Few people enter the field of Mediation without having some other professional background and experience. As a matter of fact, the average mediator could starve to death trying to make a living on mediation alone. Because mediation is being used more often to resolve workplace conflicts and claims of discrimination and other civil rights violations, individuals in a variety of professional supervisory positions are being called upon to obtain mediation training and recognition. In addition, increasing numbers of professions and businesses are beginning to develop their own internal mediation programs and Standards of Practice. For example, the NASW Board of Directors approved the Standards of Practice for Social Work Mediators as early as June 30, 1991.
We are living in an entirely new world that is becoming strongly influenced by the interdisciplinary worldview. There are a number of joint initiatives and governmental studies that demonstrate the value of collaboration and multidisciplinarity. In addition, the evolution of organization models is moving towards hybrid disciplines such as Social Psychology and Biochemistry. Examples of models such as General systems, Sociobiology, and Structuralism take into account a broader context, which leads to more innovative and lasting improvements within the disciplines. The uses of Cross-disciplinary approaches are becoming commonplace among various human service professionals who deal with: Aging, Child Abuse, Cities and Communities, Criminal Justice, Environment, Sexuality, etc. The list is growing daily.
Inclusive rather than exclusionary thinking involves the integration and synthesis of alternative viewpoints. The multidisciplinarian uses a synthesized conceptual framework that draws together a number of discipline-specific theories and methodologies to address common problems. At the same time, the multidisciplinarian must be aware of the basic assumptions and the legitimate differences between the different disciplines.
A positive result of the recognition of multidisciplinarity across disciplines is that it can lead to new practical approaches to mediation. In addition, it can raise the stature of Mediation through positive collaboration.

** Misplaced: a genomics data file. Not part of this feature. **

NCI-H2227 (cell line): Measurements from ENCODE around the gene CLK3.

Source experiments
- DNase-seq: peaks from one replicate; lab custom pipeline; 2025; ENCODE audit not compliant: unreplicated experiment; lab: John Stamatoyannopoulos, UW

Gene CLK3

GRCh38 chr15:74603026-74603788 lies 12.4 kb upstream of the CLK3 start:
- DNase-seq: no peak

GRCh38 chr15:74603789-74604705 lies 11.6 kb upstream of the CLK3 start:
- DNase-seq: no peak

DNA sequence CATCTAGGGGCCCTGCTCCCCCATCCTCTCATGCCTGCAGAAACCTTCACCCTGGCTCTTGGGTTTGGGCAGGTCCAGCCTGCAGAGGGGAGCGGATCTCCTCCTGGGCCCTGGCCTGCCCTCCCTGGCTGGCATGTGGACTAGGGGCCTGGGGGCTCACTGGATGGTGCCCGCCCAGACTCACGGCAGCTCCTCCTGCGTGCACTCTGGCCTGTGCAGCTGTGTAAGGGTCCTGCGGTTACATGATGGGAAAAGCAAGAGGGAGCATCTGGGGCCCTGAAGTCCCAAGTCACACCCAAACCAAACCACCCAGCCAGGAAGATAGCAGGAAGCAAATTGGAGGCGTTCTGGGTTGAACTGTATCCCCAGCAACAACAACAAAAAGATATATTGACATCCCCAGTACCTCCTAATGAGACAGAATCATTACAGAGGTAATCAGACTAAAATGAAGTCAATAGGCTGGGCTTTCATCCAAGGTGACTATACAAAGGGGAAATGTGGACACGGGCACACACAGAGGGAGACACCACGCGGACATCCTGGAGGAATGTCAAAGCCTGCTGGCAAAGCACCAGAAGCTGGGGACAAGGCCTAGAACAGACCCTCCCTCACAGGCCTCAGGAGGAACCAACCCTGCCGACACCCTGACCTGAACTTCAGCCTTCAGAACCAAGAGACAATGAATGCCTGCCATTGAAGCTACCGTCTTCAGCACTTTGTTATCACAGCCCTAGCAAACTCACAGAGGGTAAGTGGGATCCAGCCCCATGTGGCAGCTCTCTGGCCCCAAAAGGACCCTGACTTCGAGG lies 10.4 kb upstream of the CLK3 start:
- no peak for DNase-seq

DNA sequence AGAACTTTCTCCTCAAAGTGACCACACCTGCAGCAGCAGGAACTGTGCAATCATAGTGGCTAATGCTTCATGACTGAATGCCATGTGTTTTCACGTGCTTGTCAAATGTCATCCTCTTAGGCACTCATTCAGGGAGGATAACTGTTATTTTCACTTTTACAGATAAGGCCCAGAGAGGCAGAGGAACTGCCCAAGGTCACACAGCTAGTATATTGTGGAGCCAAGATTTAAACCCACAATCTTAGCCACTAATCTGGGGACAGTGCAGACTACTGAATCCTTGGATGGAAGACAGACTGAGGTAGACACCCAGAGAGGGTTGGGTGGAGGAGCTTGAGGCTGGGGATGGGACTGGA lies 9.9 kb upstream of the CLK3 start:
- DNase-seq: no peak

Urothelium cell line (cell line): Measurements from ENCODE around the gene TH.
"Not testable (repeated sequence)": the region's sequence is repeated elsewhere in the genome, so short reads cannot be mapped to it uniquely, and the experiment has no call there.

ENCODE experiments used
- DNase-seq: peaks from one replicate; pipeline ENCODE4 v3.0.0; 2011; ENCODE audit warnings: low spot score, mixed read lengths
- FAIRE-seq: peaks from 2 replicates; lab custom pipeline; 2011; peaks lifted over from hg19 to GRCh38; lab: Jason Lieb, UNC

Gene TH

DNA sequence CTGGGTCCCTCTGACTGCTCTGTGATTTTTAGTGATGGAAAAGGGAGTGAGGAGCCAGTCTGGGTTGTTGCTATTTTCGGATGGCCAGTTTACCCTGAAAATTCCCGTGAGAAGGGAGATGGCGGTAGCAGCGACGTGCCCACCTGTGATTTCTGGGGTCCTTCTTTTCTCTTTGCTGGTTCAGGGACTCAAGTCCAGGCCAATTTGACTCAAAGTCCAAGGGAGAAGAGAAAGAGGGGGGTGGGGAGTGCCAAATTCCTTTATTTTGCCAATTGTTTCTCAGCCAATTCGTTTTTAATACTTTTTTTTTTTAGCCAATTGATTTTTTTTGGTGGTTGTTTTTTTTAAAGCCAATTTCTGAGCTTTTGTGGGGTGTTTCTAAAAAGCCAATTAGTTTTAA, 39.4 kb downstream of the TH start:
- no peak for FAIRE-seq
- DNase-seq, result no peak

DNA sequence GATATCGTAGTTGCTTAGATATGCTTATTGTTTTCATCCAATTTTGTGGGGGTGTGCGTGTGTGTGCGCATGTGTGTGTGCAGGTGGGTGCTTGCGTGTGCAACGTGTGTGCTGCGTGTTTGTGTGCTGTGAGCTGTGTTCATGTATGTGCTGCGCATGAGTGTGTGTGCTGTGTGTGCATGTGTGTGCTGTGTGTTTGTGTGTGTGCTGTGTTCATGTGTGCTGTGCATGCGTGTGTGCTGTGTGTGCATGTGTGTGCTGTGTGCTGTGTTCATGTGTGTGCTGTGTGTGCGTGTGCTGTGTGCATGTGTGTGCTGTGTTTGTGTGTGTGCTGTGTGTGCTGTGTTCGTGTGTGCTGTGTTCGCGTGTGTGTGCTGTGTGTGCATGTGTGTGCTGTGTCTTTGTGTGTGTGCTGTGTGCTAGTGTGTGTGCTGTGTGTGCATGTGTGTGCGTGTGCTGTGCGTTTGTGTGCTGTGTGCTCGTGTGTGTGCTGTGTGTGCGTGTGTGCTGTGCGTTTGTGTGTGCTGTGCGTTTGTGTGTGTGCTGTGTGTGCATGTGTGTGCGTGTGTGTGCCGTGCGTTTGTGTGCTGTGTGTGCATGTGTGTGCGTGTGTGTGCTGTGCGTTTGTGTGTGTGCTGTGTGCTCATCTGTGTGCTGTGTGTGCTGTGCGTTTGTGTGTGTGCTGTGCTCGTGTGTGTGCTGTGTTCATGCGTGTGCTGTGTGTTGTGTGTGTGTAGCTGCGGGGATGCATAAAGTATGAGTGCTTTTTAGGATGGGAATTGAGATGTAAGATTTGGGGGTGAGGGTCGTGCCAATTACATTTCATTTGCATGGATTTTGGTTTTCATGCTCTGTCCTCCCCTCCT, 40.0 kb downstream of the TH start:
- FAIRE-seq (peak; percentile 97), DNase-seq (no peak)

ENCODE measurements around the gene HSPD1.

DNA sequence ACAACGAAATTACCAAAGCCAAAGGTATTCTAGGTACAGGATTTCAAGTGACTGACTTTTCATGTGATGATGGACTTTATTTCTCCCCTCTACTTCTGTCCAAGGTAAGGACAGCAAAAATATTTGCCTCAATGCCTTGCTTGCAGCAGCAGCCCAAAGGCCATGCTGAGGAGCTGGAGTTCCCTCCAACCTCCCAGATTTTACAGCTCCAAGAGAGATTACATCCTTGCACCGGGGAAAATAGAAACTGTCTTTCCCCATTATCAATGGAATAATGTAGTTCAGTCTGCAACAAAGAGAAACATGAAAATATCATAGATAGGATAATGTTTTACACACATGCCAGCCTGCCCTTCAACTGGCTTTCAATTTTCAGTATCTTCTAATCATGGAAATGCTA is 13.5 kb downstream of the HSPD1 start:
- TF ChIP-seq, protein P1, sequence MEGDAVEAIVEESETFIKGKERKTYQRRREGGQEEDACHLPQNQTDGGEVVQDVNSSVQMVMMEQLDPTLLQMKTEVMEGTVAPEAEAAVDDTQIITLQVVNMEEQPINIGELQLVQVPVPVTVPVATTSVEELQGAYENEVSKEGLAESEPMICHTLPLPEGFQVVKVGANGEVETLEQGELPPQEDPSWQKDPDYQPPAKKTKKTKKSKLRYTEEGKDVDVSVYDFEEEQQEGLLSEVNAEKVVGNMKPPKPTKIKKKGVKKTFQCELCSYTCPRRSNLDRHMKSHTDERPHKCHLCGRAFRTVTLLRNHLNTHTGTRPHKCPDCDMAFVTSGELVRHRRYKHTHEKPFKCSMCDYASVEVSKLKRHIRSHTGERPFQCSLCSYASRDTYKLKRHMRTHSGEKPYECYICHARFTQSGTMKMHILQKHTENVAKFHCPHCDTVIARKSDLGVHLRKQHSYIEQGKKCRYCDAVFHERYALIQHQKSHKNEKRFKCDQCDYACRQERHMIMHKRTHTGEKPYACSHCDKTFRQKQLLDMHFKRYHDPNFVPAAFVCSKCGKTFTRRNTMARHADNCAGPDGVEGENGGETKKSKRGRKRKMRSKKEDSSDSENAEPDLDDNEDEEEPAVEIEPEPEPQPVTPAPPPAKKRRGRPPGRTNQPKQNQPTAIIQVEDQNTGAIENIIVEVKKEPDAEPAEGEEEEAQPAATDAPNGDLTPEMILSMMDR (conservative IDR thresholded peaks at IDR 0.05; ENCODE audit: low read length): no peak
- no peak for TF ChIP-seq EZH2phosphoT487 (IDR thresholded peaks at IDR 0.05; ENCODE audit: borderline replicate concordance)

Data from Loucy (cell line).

The many advantages of multidisciplinarity are:
Three crucial questions need to be asked:
1. How will the profession of Mediation differentiate and define itself among the growing number of professions that are developing mediation or conflict resolution programs with industry-specific standards?
2. How much integration and synthesis of education and mediation experience will be allowed across disciplines?
3. How much structural flexibility (training, credentialing, standards of practice, ethical guidelines etc.) will be tolerated?
Educational and training preparation for mediation is not enough. Mediation training must be backed up by actual mediation experience. But, old organizational approaches to Mediation credentialing or professional recognition are still based on a hierarchical model. The old model places a higher priority on quantitative rather than qualitative experience. The assumption is that the number of mediations one performs in any given period of time is a valid indicator of professional dedication and excellence. Some ADR organizations still base standards of professional recognition on the number of actual agreements reached by individual mediators.
It goes without saying that there’s no substitution for mediation experience, but the type and number of mediations will vary greatly among the various professions. The rigid certification requirements of most professions, however, have made it difficult for multidisciplinarians to become fully engaged in pursuing the vertical requirements of each profession. Individuals who are engaged in a primary profession, but who are also trained Mediators, will not be able to achieve the artificial numerical limits placed by Mediation membership organizations that are attempting to upgrade their professional standards.
The argument that Mediation must stand-alone as a profession in order to achieve and maintain recognized legitimacy is no longer valid in this increasingly holistic age. If professional recognition is made too difficult to achieve for those who practice mediation along with their primary profession, those professionals will increasingly turn to their own professional organizations with demands for the creation of internal certification programs. The end result could be that Mediation membership organizations will wither and die on the vine of disuse because of an elitist but overly generalist approach that fails to open itself to cross-disciplinary collaboration and acceptance.
If we desire innovative and comprehensive approaches to the field of Mediation, then we must accept much greater structural flexibility than our current system of recognition allows. We must recognize that professional preparation programs almost always borrow from many disciplines. We need to develop a combination of quantitative, qualitative, and intuitive approaches to questions of cross-professional recognition in the filed of Mediation. We need to remind ourselves that Mediation is all about the promotion of mutual respect among the proponents of divergent viewpoints. Mediation is singularly posed, above all the professions, to model the promotion of cross-disciplinary acceptance.